In considering the question of accuracy in the context of UAV Mapping, there are two types of accuracy to consider: Relative (or Local) Accuracy and Absolute (or Global) Accuracy.
Relative (or Local) Accuracy
This is the accuracy of a point on the map relative to other points within the map/model. When asking questions like: "How long is this fence?", "What's the area of this field?", or "What is the volume of this stockpile?", it doesn't matter where the map/model is in the world, as long as the map/model is consistent with itself. This is the important measure for length, area, and volume. For example, if we created a map of Antartica and wanted to measure the shortest distance from the South Pole to the Arctic Ocean we would need high-relative accuracy in our map, meaning the size and shape of Antartica are correct so we find and measure the shortest distance. Say that distance is really 300 miles and we measured it as 300 miles and 20 feet, the relative accuracy of the shortest distance between the South Pole and the ocean would be within 20 feet.
Absolute (or Global) Accuracy
Absolute accuracy is the degree in which the calculated position of a point on a map corresponds to its actual position in a fixed coordinate system in the real world. If a map has a high level of global accuracy, the latitude and longitude of a point on that map will correspond fairly accurately with actual GPS coordinates. This is important when you need a high degree of confidence that the lat/long and elevation measurements of each point on the map are correct when comparing with the real world, i.e., when comparing to geo-referenced design documents for a construction project or conducting property boundary surveys. Using the map of Antartica as an example, the absolute accuracy of the location of the South Pole is the difference between where it is on our map and where the real South Pole is located. If the map shows the South Pole 2 feet to the left of where it should be, then the absolute accuracy of that point is within 2 feet.
What Accuracy Can I Typically Expect?
Note: Due to the myriad of factors which influence the accuracy of UAV derived map data, it is not possible to give definite definitive measure of either local or global accuracy. The examples described herein are intended to provide a reasonable estimate but these should not be regarded as absolute values. For mission critical applications which require known error reporting or are particularly sensitive to Absolute Global Accuracy, UAV based estimates should be validated with on site measurements or referenced with known entities on site.
There are a number of factors which will affect the final accuracy of a processed map including:
Camera: Bigger and better sensors have less noise, less blur, and less of a rolling shutter effect, which will produce better data.
Lens: Less lens distortion (barreling or fisheye) will produce better data.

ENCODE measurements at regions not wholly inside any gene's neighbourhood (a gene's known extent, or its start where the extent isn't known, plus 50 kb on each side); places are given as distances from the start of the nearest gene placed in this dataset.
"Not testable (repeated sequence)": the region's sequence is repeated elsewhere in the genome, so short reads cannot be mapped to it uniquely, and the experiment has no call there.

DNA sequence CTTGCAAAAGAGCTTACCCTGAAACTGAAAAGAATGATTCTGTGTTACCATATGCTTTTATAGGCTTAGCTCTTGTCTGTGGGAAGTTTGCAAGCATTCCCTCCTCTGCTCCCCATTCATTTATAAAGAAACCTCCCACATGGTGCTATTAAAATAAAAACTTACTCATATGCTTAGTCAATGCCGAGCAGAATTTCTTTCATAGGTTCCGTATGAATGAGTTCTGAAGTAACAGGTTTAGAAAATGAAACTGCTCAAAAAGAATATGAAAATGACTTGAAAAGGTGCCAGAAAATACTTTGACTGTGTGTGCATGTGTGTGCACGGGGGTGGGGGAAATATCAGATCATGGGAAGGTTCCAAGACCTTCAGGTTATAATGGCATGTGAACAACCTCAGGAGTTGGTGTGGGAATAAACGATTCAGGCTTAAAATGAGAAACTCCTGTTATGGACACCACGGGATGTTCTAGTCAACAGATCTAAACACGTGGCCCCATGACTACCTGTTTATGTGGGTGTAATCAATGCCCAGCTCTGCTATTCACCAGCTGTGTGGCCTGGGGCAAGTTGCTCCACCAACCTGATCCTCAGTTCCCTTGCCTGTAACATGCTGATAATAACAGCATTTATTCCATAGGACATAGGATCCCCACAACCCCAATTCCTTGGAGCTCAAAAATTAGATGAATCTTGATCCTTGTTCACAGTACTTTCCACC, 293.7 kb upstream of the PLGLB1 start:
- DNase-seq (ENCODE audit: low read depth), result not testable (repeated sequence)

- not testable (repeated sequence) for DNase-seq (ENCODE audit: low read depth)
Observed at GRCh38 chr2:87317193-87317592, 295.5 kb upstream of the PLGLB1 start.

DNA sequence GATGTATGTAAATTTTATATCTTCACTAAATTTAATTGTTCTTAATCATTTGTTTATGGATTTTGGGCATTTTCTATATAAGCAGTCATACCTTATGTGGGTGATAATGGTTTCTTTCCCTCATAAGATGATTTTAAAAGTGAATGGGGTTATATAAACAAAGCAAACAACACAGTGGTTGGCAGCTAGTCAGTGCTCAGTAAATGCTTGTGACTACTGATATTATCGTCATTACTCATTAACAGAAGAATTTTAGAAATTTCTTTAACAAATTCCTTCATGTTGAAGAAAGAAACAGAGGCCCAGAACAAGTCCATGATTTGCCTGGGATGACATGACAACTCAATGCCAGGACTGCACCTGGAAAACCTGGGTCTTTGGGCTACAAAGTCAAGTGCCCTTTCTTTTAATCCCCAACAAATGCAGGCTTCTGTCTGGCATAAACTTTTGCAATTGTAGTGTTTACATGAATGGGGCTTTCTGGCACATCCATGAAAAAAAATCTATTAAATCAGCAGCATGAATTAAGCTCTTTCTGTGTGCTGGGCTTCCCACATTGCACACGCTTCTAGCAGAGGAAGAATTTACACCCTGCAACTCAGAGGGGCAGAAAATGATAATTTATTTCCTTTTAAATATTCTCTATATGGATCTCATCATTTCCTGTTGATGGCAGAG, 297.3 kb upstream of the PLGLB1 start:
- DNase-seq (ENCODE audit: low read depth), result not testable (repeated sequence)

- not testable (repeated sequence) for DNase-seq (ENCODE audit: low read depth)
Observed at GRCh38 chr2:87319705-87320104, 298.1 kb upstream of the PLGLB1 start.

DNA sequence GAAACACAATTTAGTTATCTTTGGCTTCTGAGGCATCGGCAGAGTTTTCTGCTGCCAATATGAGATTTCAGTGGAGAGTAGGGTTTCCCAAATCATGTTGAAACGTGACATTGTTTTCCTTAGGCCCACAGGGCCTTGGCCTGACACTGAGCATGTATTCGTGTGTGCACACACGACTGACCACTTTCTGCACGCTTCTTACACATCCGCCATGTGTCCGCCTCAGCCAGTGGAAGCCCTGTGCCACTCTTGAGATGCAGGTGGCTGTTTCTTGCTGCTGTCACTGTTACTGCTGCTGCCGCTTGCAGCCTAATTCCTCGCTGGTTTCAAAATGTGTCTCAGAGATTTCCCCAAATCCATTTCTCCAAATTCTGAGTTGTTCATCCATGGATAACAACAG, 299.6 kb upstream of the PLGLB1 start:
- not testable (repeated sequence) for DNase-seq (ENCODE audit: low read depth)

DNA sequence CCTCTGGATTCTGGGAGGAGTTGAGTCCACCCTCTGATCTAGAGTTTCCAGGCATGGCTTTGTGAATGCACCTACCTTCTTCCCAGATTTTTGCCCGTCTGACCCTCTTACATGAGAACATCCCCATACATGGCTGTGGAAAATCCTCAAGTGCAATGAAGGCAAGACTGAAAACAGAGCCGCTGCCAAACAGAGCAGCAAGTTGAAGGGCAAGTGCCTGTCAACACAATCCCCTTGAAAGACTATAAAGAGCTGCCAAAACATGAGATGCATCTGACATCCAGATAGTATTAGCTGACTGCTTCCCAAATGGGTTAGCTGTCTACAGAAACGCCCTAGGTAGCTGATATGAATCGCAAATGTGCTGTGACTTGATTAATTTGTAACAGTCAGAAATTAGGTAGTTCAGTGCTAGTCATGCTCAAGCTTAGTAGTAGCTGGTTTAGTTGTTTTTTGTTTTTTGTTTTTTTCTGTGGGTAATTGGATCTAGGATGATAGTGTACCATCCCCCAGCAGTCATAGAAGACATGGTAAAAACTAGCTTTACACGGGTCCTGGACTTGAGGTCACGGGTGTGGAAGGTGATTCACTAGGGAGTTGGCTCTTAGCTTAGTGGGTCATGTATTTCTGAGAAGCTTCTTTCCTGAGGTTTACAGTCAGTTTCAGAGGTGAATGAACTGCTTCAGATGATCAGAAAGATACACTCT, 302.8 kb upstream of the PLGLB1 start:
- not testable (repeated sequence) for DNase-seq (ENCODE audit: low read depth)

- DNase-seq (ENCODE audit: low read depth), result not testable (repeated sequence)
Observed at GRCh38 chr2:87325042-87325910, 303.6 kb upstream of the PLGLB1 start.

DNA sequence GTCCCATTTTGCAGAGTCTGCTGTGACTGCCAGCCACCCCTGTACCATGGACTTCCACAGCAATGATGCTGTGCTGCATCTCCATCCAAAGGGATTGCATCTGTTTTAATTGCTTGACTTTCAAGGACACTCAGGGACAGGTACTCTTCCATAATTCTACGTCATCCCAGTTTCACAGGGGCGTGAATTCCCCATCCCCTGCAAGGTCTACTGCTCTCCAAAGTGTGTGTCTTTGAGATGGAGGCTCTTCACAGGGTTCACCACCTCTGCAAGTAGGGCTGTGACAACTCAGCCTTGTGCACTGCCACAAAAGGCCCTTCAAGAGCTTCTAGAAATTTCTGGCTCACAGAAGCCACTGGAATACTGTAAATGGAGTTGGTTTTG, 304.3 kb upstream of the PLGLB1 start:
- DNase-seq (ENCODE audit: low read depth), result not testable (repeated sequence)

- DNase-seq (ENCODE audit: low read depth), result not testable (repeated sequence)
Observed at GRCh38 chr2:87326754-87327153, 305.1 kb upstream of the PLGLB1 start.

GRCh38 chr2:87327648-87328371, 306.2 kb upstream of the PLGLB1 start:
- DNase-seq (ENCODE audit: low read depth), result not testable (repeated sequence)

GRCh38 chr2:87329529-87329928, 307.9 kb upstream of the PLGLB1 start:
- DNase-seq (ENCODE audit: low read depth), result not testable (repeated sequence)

Drone: Drones with gimbals that stabilize the camera angle will produce better data.
Altitude: The higher one flies, the less accurate things like elevation will be as it's harder to tell the relative difference between two distances the further one is away from it.
Image resolution: Higher-resolution imagery will produce better data because there's more information to match against.
Number of photos: The more images, the more GPS locations there are to work with. This in turn produces less error.
Higher Overlap in imagery: The higher the overlap in images, the more key-points can be detected in the processing software we use and in turn, the more GPS data we'll have for each pixel, increasing accuracy.
Atmospheric Conditions: GPS is affected by: Atmospheric Conditions (temperature, air density, pollution, clouds), Ionospheric conditions, Solar Flares
Buildings: Tall structures block GPS signals, as well as reflect them (commonly called the "Urban Canyon") causing multi-path interference which causes inaccurate data.
Location on Earth: There are several GPS constellations (see below), and where you are on Earth limits the number of satellites you can access.
- GPS in the US
- GLONASS in Russia
- GALILEO in Europe
- BeiDou-2tf in China
- NAVIC/IRNSS in India
- Where GPS and GLONASS are the only Global systems, the others only have local visibility
GPS Receiver: Different GPS receivers listen to different constellations (listed above). The ability to accept more signals give more statistics to use for positioning which improves accuracy.
Multivista uses high quality profesional-grade UAVs and our operators are trained to follow procedures which optimize as many of the above factors as possible.
The horizontal accuracy within a map largely depends on the Ground Sampling Distance (GSD, i.e., number of pixels per centimeter) of the data. The local error is typically seen to be ranging from 1 to 3 times the average GSD of the data. Multivista standard operating procedures target a GSD of 0.5 to 2 inches / pixel depending on allowable flight altitudes. This can be expected to result in a typical relative accuracy of somewhere between 0.5 - 6 inches.
With standard Multivista equipment and operational procedures, one can typically expect to have approximately 1 meter (3 ft) horizontal accuracy. So, if one draws a circle around yourself with a 1m radius, and gives someone your GPS location, they're expected to be somewhere within this circle. The Absolute Vertical Accuracy is typically around 3 times poorer than the horizontal so one would expect approximately 3 meters.